WASHINGTON (AP) -- Drought, floods and a lack of fresh water may cause significant global instability and conflict in the coming decades, as developing countries scramble to meet demand from exploding populations while dealing with the effects of climate change, U.S. intelligence agencies said in a report released Thursday.
An assessment reflecting the joint judgment of federal intelligence agencies says the risk of water issues causing wars in the next 10 years is minimal even as they create tensions within and between states and threaten to disrupt national and global food markets. But beyond 2022, it says the use of water as a weapon of war or a tool of terrorism will become more likely, particularly in South Asia, the Middle East and North Africa.
The report is based on a classified National Intelligence Estimate on water security, which was requested by Secretary of State Hillary Rodham Clinton and completed last fall. It says floods, scarce and poor quality water, combined with poverty, social tension, poor leadership and weak governments will contribute to instability that could lead the failure of numerous states.
Those elements "will likely increase the risk of instability and state failure, exacerbate regional tensions, and distract countries from working with the United States on important policy objectives," said the report, to be released at a State Department event commemorating World Water Day. At the event Thursday, Clinton is to unveil a new U.S. Water Partnership that aims to share American water management expertise with the rest of the world.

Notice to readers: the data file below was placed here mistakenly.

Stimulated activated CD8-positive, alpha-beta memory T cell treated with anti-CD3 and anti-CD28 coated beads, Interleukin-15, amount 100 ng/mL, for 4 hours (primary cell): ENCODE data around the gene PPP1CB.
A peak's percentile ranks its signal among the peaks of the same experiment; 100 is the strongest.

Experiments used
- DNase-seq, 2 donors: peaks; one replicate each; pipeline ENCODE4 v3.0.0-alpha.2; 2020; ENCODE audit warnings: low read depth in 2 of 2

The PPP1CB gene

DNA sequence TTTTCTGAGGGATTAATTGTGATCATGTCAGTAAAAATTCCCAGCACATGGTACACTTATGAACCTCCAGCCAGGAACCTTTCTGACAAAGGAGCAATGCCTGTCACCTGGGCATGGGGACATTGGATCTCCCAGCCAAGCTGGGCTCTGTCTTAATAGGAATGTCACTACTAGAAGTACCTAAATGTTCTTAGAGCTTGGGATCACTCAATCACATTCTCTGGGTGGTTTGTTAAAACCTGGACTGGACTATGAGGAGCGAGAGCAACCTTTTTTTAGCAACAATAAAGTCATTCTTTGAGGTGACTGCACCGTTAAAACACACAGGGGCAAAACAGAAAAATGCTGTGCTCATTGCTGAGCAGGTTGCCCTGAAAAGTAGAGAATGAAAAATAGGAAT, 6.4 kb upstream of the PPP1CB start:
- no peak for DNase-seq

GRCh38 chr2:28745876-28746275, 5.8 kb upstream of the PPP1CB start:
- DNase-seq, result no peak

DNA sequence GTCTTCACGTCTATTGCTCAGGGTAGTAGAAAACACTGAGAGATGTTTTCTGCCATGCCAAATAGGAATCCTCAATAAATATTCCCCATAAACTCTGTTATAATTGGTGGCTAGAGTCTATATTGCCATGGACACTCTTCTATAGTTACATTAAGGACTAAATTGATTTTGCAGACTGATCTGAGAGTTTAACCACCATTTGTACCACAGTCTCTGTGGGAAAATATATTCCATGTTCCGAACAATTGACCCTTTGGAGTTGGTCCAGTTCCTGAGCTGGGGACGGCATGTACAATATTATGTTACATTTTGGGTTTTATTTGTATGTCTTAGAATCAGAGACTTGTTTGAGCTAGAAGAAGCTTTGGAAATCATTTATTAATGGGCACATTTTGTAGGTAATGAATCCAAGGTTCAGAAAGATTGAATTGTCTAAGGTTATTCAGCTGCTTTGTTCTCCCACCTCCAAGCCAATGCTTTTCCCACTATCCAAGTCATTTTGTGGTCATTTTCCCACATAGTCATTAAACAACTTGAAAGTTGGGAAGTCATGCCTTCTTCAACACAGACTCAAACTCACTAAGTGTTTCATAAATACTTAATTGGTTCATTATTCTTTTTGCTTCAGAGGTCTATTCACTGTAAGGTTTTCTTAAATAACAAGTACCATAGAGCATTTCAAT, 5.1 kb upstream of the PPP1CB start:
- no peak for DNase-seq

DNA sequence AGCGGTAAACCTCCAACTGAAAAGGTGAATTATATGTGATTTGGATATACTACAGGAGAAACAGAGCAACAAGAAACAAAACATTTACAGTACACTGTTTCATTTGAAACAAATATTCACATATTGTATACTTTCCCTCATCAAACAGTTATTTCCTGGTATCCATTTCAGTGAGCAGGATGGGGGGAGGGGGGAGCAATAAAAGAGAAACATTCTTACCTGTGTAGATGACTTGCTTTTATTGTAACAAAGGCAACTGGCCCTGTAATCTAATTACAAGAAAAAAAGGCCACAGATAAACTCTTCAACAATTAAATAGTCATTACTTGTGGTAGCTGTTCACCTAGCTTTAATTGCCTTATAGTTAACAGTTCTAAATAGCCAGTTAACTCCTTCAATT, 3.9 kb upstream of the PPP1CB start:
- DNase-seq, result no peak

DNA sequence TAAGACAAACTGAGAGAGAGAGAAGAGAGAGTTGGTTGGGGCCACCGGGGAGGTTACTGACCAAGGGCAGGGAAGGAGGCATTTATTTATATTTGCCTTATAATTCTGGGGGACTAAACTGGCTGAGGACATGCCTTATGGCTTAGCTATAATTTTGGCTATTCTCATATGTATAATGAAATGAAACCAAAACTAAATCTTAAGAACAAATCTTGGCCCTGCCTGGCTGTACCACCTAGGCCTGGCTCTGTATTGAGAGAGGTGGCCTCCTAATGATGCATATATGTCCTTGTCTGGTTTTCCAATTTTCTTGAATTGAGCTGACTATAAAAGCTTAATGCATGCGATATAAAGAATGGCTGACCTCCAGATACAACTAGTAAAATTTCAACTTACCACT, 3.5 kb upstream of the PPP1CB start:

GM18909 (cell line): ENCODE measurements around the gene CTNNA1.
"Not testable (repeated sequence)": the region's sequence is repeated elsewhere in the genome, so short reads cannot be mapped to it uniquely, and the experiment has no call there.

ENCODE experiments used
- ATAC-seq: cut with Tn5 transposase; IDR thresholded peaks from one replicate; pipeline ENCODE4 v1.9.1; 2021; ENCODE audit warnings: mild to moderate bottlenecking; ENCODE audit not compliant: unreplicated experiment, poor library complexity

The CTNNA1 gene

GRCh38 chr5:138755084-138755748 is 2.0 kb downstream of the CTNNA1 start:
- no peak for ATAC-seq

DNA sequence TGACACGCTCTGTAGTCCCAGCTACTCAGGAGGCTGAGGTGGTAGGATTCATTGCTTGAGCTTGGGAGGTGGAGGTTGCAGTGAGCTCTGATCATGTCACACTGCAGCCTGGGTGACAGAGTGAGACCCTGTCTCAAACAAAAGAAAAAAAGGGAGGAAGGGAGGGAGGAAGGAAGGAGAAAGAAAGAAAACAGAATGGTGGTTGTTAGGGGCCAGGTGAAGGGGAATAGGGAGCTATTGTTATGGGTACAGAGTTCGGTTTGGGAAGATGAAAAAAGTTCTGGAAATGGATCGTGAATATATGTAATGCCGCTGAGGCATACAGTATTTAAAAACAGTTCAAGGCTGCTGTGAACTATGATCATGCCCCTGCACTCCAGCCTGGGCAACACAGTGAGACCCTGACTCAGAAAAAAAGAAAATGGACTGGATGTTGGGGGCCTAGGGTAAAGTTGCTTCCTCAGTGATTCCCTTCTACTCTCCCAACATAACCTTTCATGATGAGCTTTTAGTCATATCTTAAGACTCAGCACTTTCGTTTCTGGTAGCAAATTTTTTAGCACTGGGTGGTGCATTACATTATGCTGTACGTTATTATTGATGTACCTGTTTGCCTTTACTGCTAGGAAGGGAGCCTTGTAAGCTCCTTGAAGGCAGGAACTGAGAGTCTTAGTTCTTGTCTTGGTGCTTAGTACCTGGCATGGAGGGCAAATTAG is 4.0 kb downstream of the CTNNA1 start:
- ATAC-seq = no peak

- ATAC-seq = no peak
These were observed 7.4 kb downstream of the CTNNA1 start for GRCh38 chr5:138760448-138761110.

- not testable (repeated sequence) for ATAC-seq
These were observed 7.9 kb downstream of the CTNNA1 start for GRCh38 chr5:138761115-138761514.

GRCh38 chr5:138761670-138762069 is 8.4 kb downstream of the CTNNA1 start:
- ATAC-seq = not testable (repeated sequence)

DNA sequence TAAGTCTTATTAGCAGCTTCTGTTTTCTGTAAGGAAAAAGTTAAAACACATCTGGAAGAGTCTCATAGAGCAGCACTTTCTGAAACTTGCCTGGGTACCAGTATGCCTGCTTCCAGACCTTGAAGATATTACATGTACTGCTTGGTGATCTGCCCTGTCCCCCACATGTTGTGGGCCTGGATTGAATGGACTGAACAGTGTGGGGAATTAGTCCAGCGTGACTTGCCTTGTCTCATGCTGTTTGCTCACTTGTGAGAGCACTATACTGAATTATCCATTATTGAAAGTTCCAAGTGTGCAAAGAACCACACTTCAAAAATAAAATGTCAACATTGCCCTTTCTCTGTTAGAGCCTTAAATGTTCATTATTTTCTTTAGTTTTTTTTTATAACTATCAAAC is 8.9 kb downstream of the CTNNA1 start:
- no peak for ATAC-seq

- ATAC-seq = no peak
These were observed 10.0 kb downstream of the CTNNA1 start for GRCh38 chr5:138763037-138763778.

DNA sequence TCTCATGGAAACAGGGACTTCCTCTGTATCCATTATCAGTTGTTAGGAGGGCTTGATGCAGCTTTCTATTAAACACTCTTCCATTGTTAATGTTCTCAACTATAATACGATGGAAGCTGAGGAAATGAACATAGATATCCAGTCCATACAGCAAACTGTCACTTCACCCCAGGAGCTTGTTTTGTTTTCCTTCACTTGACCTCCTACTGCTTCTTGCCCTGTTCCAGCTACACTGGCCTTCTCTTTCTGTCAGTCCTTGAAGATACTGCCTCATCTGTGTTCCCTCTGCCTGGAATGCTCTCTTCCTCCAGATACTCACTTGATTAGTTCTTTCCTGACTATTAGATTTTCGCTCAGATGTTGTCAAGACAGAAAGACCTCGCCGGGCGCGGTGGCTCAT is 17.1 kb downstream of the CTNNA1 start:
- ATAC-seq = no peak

"We assess that a water-related state-on-state conflict is unlikely during the next 10 years," the report said, noting that in the past countries have tried to resolve water issues through negotiation. "However, we judge that as water shortages become more acute beyond the next 10 years, water in shared basins will increasingly be used as leverage; the use of water as a weapon or to further terrorist objectives, also will become more likely beyond 10 years."
The report predicts that upstream nations -- more powerful than their downstream neighbors due to geography -- will limit access to water for political reasons and that countries will regulate internal supplies to suppress separatist movements and dissident populations.
At the same time, terrorists and rogue states may target or threaten to target water-related infrastructure like dams and reservoirs more frequently. Even if attacks do not occur or are only partially successful, the report said "the fear of massive floods or loss of water resources would alarm the public and cause governments to take costly measures to protect the water infrastructure."
The unclassified summary of the intelligence estimate does not identify the specific countries most at risk. But it notes that the study focused on several specific rivers and water basins. Those included the Nile in Egypt, Sudan and nations further south, the Tigris and Euphrates in Iraq and the greater Middle East, the Mekong in China and Southeast Asia, the Jordan that separates Israel from the Palestinian territories, the Indus and the Brahmaputra in India and South Asia as well as the Amu Darya in Central Asia.